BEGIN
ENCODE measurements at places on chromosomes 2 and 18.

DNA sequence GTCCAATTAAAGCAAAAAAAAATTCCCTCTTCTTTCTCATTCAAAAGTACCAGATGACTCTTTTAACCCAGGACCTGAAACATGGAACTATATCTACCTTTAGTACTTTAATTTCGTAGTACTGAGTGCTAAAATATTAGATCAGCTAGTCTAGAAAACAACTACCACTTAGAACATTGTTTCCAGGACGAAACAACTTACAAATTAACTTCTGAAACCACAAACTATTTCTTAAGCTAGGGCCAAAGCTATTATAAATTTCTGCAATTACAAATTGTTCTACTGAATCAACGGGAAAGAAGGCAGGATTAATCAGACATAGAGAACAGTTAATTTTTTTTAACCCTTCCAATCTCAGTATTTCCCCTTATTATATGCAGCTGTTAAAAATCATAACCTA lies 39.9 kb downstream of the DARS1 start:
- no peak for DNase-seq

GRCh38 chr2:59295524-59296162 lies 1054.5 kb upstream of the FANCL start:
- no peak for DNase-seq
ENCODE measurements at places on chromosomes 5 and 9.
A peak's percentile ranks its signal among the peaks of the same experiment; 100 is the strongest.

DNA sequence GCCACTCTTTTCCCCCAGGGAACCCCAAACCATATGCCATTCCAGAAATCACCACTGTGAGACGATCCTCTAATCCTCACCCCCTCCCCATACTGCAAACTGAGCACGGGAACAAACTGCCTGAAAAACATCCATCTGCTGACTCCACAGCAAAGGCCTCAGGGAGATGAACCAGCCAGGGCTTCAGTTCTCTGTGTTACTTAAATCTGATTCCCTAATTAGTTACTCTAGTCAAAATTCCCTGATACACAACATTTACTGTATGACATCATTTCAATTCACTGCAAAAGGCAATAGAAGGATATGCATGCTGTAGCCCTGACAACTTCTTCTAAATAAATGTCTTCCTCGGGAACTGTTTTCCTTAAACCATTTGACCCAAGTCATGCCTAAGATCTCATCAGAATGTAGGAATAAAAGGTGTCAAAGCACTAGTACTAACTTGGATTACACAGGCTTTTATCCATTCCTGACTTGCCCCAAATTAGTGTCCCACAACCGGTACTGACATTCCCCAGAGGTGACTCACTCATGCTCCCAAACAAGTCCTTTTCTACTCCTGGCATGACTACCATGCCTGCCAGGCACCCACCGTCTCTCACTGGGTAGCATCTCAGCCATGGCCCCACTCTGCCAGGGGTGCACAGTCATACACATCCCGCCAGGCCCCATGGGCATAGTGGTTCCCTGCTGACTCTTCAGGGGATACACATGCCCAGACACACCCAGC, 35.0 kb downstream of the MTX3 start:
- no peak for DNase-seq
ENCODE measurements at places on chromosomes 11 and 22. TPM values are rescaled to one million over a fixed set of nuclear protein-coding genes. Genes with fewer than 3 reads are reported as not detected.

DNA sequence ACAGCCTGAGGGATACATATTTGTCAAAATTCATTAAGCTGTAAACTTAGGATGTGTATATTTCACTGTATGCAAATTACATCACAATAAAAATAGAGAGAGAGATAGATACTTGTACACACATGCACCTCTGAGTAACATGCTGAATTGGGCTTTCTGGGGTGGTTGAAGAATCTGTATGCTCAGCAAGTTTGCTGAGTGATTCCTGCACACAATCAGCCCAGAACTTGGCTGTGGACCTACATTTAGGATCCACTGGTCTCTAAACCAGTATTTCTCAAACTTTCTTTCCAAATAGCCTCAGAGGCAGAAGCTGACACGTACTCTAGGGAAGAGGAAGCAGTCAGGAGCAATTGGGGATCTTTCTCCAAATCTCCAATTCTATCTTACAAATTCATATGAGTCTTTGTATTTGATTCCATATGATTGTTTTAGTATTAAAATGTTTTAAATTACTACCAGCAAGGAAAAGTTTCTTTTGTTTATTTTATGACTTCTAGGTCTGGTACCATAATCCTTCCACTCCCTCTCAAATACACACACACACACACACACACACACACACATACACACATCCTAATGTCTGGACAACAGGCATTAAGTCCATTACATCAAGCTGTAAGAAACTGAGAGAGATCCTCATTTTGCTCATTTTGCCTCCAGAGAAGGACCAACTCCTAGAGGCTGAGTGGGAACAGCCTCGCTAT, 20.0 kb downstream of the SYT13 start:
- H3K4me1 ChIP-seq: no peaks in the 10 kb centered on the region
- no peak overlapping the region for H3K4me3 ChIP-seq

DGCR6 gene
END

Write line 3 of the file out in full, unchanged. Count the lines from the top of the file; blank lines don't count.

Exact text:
- no peak for DNase-seq